Sunday, April 18, 2010

A "Sample" of the book!

Sewing tip 1887 ~ When mending in the evening, place a large sheet of white paper on the table. The light of the candle shining on the white paper gives extra light and is a great help for threading needles.

Removing Mud 1902 ~ Slices of raw potatoes are wonderful helps in removing mud stains. Potato takes these stains out of wood materials and will remove them from tan shoes. Just rub on the moist side, changing to a clean slice when soiled.

Cake Tester 1908 ~ I find a toothpick a very handy cake-tester. I keep a box on hand in the kitchen and when baking have several on the baking-table so that they can be picked up quickly. When one stopsIn the Windy Springtime. Keep the mouth closed and breathe through the nose, otherwise dust germs of all sorts find free access to the lungs and start irritations of the mucous membrane of the nose, throat, and bronchial tubes. This is what usually causes head colds, sore throats, and coughs in the spring – this bad breathing habit. Whirling dust inflames the eyelids. Bathe the eyes carefully in hot and then cold water at night. Do not let the children go to bed with eyes (or finger nails) uncleansed. to think, a broom straw is not a bit sanitary, besides pulling them out of the broom soon mutilates it.

Cold at Night? (1900) If your honey is not available – lie flat on your back with your arms by your side and stretched full length. Blood should circulate better and you’ll be warm. If it doesn’t work you might be dead. (Submitted by Joette Knapp – from my great aunt Elsie Knapp in New York). Joette said “this works”.

Butter ~ While the milking of your cows is going on, let your pans be placed in a kettle of boiling water. Strain the milk into one of the pans taken hot from the kettle, and cover the same with another of the hot pans, and proceed in like manner with the whole mess of milk, and you will find that you will have double the quantity of good rich cream, and get double the quantity of sweet delicious butter. (From a clipping dated 1845)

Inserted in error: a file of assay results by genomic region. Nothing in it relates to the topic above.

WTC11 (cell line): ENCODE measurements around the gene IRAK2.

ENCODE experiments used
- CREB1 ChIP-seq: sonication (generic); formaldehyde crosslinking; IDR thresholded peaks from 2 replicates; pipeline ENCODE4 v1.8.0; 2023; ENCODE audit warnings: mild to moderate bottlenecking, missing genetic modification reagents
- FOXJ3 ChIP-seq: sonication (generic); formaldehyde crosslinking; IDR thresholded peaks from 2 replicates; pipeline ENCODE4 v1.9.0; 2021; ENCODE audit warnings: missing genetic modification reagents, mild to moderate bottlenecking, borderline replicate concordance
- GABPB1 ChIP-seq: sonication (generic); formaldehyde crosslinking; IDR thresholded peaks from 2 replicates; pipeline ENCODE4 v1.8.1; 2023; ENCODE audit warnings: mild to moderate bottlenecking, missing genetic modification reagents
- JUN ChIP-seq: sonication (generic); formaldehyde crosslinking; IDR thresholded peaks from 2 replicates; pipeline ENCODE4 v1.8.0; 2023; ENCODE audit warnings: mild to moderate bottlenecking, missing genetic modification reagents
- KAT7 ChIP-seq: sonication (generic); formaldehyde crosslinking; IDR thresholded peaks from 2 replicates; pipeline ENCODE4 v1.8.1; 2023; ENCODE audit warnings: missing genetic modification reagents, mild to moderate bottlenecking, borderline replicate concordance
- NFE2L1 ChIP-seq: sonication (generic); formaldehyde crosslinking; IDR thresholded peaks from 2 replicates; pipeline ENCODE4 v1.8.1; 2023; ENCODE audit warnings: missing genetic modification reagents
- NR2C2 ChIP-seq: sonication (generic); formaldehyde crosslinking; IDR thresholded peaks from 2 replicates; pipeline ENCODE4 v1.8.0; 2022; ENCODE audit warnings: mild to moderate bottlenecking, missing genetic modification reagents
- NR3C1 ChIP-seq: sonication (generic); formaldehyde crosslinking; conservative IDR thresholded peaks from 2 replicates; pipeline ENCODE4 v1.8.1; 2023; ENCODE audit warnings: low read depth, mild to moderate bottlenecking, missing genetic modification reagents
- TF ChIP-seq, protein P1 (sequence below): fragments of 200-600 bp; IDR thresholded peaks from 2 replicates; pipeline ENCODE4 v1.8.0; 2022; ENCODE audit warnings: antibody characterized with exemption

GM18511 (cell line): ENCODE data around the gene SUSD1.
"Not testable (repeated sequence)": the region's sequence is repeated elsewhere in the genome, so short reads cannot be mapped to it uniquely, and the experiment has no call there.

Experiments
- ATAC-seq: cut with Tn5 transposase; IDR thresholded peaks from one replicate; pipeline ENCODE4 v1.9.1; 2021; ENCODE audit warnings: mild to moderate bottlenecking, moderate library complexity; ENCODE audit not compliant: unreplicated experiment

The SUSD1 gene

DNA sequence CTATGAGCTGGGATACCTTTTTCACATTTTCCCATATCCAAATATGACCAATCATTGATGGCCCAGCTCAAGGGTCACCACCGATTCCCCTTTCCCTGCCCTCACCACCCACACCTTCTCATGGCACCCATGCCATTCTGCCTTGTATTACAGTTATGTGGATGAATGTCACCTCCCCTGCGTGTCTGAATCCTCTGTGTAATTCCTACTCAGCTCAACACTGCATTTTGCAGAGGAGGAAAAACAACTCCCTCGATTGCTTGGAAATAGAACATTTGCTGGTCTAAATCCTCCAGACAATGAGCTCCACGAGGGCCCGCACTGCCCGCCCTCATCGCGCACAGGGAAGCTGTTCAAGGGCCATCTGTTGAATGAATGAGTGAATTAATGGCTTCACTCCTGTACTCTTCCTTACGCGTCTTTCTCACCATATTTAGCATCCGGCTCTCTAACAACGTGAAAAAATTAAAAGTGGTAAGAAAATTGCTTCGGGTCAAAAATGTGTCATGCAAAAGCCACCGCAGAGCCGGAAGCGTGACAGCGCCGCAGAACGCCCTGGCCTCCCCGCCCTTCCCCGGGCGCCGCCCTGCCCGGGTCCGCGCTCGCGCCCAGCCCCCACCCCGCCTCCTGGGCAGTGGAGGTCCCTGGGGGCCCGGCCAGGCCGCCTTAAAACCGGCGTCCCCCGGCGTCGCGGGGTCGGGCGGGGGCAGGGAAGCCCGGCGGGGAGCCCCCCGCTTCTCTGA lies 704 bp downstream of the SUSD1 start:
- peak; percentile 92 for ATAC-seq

Beef or Mutton Drippings ~ If beef or mutton drippings are used in making a pie-crust, beat them to a cream with a teaspoonful of baking powder and the juice of half a lemon. This effectually removes all taste.

Cutting Bread ~ Heat the blade of the bread-knife before cutting a loaf of fresh bread. This prevents the usual breaking and crumbling of the slices. For cutting hot fudge, first dip the blade of the knife in boiling water.

How to make Whipped Cream (1900) ~ whip ½ pint of double cream (sometimes called “whipping cream by dealers) to a stiff froth and set on ice. Beat the whites of 2 eggs stiff; add 3 table-spoonful of powdered sugar. Stir the beaten eggs into the whipped cream just before serving and color with fruit juice, preferable cherry.

Strawberry Sauce (1900) ~ Rub ½ cup of butter and 1 cup of sugar to a cream; add the beaten white of an egg, and lastly, 1 cup of crushed strawberries. Serve in a sauce pitcher, to be poured over a pudding on the table.


  1. Suzi - The pictures look awesome! And I loved the sewing and cooking tips from the book. The book looks like a "must have" addition to everyone's personal library. I can't imagine all the work it took to pull together all this information.
    Way to go, girl!
    Linda in AK

  2. Great information on keeping warm at night...'if it doesn't work you might be dead'...that made me laugh SO OUT LOUD!

    found you through Coleen's Corner.
    I don't live in this town, but after reading some of your posts... I could be tempted to buy your book anyway!

    Your home is beautiful!

  3. Thank you so much (Corn in my Coffee-Pot). (: I don't know your name so will use your "call" name. teehee SO happy you enjoyed the "clips" from my book. It's so nice to hear. Thanks so much for viewing my blog. (: